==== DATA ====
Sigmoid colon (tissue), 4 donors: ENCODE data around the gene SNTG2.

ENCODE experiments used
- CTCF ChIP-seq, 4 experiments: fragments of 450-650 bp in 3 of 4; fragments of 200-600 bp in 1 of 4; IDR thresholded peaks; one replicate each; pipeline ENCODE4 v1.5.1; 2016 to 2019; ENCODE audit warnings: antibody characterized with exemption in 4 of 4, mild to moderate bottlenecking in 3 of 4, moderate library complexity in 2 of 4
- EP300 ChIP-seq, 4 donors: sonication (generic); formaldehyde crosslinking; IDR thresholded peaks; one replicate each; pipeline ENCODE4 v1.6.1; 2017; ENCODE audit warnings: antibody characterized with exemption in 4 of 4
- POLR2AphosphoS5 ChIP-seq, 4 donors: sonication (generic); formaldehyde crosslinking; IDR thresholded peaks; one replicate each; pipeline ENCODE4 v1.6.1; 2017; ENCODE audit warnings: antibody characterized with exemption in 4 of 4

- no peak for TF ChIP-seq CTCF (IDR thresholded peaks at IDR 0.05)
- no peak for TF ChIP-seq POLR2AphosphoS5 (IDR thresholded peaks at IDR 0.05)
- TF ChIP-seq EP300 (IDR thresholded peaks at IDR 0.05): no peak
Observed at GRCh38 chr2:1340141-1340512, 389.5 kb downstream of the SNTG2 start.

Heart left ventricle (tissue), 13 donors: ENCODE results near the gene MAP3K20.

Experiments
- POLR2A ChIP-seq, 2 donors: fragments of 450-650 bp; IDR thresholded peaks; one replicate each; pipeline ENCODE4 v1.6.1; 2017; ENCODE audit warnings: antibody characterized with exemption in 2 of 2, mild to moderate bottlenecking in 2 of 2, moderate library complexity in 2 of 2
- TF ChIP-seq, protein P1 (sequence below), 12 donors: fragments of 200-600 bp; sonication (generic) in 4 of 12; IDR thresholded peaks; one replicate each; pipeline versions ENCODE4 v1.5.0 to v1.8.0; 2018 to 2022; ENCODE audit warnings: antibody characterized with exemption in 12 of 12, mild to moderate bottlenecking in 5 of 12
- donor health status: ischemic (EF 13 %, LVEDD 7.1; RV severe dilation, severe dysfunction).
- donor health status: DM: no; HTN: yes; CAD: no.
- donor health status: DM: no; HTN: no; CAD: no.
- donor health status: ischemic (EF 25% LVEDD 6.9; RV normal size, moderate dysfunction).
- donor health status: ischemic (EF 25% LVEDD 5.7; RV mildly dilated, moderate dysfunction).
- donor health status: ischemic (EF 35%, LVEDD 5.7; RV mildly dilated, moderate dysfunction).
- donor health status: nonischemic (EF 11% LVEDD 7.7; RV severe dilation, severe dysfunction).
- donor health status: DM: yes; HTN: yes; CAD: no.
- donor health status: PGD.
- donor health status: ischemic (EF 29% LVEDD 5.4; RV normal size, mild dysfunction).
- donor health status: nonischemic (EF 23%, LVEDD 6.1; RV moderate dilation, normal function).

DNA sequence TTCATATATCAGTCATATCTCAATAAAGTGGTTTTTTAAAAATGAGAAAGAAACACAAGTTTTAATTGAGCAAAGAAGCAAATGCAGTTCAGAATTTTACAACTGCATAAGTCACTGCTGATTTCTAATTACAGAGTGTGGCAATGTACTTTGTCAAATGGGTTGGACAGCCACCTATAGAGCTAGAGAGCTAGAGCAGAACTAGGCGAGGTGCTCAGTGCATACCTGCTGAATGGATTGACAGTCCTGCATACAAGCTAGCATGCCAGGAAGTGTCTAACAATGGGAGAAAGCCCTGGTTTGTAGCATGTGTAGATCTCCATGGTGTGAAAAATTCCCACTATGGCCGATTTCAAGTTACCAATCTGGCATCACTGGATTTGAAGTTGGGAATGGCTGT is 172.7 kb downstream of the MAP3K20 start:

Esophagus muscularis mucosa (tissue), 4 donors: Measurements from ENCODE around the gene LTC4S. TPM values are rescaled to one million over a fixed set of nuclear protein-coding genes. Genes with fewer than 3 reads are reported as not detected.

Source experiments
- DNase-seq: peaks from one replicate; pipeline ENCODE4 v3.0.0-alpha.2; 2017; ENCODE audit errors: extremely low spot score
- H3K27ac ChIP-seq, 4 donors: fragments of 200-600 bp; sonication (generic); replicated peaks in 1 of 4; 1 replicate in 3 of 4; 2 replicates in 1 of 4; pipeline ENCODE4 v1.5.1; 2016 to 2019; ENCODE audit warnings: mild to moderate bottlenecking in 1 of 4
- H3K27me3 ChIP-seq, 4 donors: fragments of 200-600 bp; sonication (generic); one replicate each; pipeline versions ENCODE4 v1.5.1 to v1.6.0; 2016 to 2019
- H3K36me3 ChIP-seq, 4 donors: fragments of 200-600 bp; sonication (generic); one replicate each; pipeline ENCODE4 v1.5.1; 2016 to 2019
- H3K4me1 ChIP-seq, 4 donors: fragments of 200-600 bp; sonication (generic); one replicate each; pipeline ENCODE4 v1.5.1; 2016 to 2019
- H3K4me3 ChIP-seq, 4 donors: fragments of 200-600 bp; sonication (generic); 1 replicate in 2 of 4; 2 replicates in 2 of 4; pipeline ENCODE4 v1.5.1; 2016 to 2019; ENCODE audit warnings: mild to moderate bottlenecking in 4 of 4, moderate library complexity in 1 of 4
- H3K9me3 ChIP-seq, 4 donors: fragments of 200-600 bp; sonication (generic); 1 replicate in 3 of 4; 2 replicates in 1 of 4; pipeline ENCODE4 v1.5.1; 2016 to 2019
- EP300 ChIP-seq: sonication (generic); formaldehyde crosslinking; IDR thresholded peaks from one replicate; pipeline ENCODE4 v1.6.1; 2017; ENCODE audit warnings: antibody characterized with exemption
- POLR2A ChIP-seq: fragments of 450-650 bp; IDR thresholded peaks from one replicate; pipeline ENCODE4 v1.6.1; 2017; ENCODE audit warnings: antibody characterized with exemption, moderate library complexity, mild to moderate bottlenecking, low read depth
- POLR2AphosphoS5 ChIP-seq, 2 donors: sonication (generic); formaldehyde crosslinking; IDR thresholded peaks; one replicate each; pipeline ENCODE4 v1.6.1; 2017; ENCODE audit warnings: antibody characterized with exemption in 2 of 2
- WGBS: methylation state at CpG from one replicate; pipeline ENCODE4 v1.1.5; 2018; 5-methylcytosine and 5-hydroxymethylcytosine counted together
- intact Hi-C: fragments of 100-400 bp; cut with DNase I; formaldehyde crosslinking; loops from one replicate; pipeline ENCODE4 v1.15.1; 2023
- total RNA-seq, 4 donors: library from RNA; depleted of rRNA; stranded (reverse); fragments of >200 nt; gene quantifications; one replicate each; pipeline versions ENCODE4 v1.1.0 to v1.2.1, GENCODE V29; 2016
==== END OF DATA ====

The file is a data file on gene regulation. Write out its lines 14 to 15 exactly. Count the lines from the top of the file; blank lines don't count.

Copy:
- donor health status: ischemic (EF 13 %, LVEDD 7.1; RV severe dilation, severe dysfunction).
- donor health status: DM: no; HTN: yes; CAD: no.